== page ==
Only when either an entry-level’s player or someone aged 35 or above with a one-year contract can they qualify to earn performance bonuses. This restriction ensures that this form of compensation is targeted towards younger players starting their careers and older veterans who agree to shorter-term deals, establishing clear parameters for which players may benefit from these incentives.

Impact on salary cap

Performance bonuses can impact the NHL salary cap, with teams allowed to exceed it by a maximum of 7.5% for these bonuses. Utilizing LTIR can result in players’ performance bonuses becoming a cap charge in the following season.

Contract Restrictions for 35+ Players

35+ players face contract restrictions such as no-move and no-trade clauses. They also encounter limitations on their free agency status.

No-Move and No-Trade Clauses

No-move and no-trade clauses in NHL contracts give players control over their movement. A player with a no-movement clause cannot be traded, waived, or sent to the minor-leagues without his consent.

Similarly, a player with a no-trade clause must agree to being moved by waiving the clause in certain situations. These clauses remain in effect even if the player is assigned to another team.

Restricted and Unrestricted Free Agents

Restricted and unrestricted free agents in the NHL are impacted by the 35+ rule. Players become Group 6 UFAs under specific conditions such as age and professional seasons. The NHL’s collective bargaining agreement includes rules for 35+ contracts to prevent teams from manipulating cap space with front-loaded contracts for veteran players.

The 2020 CBA aimed to address issues related to dead money contracts, updating the rules for 35+ contracts. These changes impact performance bonuses, carryovers, and eligibility criteria for free agency.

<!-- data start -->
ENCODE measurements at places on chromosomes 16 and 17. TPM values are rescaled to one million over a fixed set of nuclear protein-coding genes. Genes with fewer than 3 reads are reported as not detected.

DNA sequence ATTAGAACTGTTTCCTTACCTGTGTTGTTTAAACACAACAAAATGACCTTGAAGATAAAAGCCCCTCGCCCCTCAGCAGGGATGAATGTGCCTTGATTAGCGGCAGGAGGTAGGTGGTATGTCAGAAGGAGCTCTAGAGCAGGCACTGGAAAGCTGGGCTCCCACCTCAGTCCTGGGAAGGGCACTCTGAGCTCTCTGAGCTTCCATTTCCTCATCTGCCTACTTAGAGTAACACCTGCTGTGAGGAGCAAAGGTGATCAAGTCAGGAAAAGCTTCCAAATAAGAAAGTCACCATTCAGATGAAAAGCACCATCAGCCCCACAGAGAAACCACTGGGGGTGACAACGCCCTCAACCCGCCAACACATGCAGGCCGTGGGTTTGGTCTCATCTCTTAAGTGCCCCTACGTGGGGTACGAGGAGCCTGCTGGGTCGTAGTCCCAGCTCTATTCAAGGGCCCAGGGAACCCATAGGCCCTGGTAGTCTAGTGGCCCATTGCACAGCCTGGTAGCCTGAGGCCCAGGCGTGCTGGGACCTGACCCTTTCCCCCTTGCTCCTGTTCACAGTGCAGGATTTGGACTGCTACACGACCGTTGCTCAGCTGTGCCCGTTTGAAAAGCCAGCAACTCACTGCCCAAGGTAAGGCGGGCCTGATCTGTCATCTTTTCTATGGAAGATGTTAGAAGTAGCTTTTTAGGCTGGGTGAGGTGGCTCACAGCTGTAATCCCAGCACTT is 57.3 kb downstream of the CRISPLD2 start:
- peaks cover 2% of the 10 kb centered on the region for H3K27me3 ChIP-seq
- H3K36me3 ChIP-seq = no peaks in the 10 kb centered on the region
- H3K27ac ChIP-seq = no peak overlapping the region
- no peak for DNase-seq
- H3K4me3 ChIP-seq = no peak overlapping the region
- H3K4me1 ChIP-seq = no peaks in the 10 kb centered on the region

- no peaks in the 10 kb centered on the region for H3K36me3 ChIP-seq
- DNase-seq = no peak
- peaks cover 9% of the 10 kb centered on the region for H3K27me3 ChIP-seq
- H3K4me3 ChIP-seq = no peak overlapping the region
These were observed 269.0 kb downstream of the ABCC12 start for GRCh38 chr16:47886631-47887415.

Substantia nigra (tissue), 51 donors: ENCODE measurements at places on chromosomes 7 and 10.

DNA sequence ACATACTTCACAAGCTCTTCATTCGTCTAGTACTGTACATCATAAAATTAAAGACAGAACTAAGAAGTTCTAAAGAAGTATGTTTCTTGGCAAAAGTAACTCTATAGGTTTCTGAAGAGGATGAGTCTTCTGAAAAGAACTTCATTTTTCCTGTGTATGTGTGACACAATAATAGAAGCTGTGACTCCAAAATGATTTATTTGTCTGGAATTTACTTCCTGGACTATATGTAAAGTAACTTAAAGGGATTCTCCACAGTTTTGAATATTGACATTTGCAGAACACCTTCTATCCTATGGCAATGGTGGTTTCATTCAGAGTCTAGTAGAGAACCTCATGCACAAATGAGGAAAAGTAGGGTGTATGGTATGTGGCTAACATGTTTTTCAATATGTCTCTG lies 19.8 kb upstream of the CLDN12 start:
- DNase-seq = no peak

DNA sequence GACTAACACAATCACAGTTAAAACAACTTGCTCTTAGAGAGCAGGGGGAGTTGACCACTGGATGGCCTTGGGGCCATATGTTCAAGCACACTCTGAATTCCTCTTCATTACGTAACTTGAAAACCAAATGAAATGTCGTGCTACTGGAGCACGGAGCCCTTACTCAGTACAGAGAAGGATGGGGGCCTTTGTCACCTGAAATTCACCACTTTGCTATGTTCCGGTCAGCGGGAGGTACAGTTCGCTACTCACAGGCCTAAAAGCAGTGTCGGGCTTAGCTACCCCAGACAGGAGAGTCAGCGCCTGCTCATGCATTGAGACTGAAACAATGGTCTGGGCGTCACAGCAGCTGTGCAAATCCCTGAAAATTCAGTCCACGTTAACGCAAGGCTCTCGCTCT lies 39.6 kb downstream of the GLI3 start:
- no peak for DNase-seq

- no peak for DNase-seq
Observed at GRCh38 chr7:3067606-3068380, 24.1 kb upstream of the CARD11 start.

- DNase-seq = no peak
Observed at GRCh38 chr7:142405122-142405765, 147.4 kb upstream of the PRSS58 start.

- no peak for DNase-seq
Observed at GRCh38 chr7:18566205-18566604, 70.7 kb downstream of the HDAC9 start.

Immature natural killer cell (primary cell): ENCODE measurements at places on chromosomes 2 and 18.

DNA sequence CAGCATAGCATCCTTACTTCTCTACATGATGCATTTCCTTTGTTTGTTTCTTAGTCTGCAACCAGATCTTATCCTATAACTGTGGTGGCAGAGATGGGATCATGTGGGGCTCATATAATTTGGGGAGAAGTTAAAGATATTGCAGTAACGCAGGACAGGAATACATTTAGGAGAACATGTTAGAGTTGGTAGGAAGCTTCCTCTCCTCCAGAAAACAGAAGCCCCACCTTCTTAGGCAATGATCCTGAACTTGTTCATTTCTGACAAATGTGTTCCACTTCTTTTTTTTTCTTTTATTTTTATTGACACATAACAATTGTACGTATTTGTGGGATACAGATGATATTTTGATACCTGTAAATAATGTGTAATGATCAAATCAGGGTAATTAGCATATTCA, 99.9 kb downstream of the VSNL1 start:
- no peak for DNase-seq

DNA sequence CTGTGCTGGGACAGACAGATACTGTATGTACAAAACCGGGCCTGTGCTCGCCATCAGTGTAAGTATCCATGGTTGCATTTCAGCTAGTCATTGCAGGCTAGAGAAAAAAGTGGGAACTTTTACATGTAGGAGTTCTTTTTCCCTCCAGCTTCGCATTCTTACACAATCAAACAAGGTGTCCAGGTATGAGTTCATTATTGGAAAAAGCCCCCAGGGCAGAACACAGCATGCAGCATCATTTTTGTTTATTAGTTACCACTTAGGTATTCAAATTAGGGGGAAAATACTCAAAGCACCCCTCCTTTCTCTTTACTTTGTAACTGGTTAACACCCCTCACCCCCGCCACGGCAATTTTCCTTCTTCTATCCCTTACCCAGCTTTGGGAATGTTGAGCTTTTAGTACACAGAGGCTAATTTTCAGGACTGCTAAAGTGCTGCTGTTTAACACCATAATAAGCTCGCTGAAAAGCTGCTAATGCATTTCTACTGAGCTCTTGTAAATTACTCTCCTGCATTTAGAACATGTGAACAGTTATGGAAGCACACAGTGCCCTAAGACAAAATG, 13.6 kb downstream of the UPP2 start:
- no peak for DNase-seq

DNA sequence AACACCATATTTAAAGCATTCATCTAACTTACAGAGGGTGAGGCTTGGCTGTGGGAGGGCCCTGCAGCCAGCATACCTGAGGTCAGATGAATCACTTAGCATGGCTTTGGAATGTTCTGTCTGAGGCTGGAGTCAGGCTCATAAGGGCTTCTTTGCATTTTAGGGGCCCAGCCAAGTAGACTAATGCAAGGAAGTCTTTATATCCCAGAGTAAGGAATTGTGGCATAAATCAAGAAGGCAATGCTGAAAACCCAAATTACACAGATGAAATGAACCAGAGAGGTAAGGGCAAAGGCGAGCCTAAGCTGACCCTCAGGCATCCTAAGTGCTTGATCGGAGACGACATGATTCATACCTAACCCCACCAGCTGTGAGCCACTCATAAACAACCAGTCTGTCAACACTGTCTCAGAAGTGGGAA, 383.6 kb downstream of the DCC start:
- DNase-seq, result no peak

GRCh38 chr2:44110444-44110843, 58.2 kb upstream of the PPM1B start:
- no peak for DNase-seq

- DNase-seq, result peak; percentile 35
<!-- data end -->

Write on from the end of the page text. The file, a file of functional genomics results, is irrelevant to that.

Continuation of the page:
Get regular hockey updates to your inbox

Implications for Teams and Players

Teams and players face strategic considerations. The rule impacts retirement and free agency significantly.

Strategy considerations

Navigating strategy considerations in NHL 35+ contracts involves understanding the influence of labor market rules and norms. Teams strategically negotiate contracts based on effort, which impacts player negotiations.

This aligns with the 1-3-1 style of play adopted by NHL teams, emphasizing real players and demonstrating tactical strategies to optimize performance while adhering to contract regulations.

Impact on retirement and free agency

The 35+ rule significantly affects retirement and free agency decisions for NHL players. Teams must consider the cap hit if a player retires with a multi-year deal at age 35 or older, impacting their salary cap.

The negotiations between agents and general managers play a significant role in determining player contracts and their implications for retirement and free agency. Additionally, improved pension plans and medical insurance benefits sought by the NHLPA impact retirement decisions for players.

Teams are restricted from manipulating cap space with front-loaded contracts for players aged 35 or older, which also has implications for both players and teams in the NHL regarding retirement and free agency.